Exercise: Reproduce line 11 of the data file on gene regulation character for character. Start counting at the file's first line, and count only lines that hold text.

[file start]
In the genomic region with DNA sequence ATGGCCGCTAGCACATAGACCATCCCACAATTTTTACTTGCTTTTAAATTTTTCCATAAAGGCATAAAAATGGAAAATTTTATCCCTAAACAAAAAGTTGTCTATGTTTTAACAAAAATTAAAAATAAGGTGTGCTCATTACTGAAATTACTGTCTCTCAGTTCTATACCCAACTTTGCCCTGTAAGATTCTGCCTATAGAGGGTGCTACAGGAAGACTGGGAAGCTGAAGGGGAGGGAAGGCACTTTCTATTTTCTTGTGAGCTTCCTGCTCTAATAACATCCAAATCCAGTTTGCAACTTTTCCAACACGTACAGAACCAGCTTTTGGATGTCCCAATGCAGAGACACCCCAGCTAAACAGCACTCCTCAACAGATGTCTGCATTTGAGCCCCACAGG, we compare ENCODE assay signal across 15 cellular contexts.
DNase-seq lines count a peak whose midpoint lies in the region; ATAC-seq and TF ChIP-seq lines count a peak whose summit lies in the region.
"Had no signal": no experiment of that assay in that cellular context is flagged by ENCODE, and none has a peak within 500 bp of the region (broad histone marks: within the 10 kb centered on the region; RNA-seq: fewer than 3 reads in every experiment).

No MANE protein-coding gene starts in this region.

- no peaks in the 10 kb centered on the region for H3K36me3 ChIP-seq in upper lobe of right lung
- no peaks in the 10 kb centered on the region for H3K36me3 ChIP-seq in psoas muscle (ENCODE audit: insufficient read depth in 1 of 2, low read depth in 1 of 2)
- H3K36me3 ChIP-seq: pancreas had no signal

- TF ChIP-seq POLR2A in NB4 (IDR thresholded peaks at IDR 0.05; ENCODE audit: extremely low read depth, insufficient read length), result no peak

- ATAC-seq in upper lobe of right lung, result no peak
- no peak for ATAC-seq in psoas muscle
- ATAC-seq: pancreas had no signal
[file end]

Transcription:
- ATAC-seq: pancreas had no signal